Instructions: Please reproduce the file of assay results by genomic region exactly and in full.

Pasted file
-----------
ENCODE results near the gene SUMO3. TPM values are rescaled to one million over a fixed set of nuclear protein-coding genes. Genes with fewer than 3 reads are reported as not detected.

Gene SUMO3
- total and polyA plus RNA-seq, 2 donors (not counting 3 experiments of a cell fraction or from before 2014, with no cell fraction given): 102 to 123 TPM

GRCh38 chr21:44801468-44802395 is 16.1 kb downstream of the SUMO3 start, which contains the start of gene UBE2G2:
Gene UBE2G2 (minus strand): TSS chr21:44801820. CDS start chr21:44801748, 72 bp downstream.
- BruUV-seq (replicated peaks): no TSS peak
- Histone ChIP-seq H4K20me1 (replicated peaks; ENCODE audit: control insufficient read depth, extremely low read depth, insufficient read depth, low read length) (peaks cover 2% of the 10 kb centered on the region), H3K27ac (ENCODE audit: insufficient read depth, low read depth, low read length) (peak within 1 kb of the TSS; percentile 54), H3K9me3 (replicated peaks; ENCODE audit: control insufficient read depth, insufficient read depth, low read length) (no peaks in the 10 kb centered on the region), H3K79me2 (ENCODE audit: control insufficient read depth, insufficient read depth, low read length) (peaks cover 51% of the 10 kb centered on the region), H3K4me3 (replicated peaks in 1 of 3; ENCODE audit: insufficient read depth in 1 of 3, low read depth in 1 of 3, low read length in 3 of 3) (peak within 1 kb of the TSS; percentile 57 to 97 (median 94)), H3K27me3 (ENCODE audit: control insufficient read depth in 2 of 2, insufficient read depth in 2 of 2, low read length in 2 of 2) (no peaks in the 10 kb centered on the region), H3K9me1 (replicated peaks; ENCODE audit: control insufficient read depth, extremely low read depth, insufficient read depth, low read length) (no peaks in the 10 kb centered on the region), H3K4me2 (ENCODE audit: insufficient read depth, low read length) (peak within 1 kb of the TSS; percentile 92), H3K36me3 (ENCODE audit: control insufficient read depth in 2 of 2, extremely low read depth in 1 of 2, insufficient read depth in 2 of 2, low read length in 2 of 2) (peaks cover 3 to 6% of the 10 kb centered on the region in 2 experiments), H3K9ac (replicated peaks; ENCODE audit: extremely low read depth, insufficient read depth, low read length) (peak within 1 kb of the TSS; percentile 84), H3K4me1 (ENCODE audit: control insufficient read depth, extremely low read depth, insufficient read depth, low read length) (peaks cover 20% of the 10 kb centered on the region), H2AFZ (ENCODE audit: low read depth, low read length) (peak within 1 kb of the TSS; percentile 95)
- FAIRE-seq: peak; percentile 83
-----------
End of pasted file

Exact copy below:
ENCODE results near the gene SUMO3. TPM values are rescaled to one million over a fixed set of nuclear protein-coding genes. Genes with fewer than 3 reads are reported as not detected.

Gene SUMO3
- total and polyA plus RNA-seq, 2 donors (not counting 3 experiments of a cell fraction or from before 2014, with no cell fraction given): 102 to 123 TPM

GRCh38 chr21:44801468-44802395 is 16.1 kb downstream of the SUMO3 start, which contains the start of gene UBE2G2:
Gene UBE2G2 (minus strand): TSS chr21:44801820. CDS start chr21:44801748, 72 bp downstream.
- BruUV-seq (replicated peaks): no TSS peak
- Histone ChIP-seq H4K20me1 (replicated peaks; ENCODE audit: control insufficient read depth, extremely low read depth, insufficient read depth, low read length) (peaks cover 2% of the 10 kb centered on the region), H3K27ac (ENCODE audit: insufficient read depth, low read depth, low read length) (peak within 1 kb of the TSS; percentile 54), H3K9me3 (replicated peaks; ENCODE audit: control insufficient read depth, insufficient read depth, low read length) (no peaks in the 10 kb centered on the region), H3K79me2 (ENCODE audit: control insufficient read depth, insufficient read depth, low read length) (peaks cover 51% of the 10 kb centered on the region), H3K4me3 (replicated peaks in 1 of 3; ENCODE audit: insufficient read depth in 1 of 3, low read depth in 1 of 3, low read length in 3 of 3) (peak within 1 kb of the TSS; percentile 57 to 97 (median 94)), H3K27me3 (ENCODE audit: control insufficient read depth in 2 of 2, insufficient read depth in 2 of 2, low read length in 2 of 2) (no peaks in the 10 kb centered on the region), H3K9me1 (replicated peaks; ENCODE audit: control insufficient read depth, extremely low read depth, insufficient read depth, low read length) (no peaks in the 10 kb centered on the region), H3K4me2 (ENCODE audit: insufficient read depth, low read length) (peak within 1 kb of the TSS; percentile 92), H3K36me3 (ENCODE audit: control insufficient read depth in 2 of 2, extremely low read depth in 1 of 2, insufficient read depth in 2 of 2, low read length in 2 of 2) (peaks cover 3 to 6% of the 10 kb centered on the region in 2 experiments), H3K9ac (replicated peaks; ENCODE audit: extremely low read depth, insufficient read depth, low read length) (peak within 1 kb of the TSS; percentile 84), H3K4me1 (ENCODE audit: control insufficient read depth, extremely low read depth, insufficient read depth, low read length) (peaks cover 20% of the 10 kb centered on the region), H2AFZ (ENCODE audit: low read depth, low read length) (peak within 1 kb of the TSS; percentile 95)
- FAIRE-seq: peak; percentile 83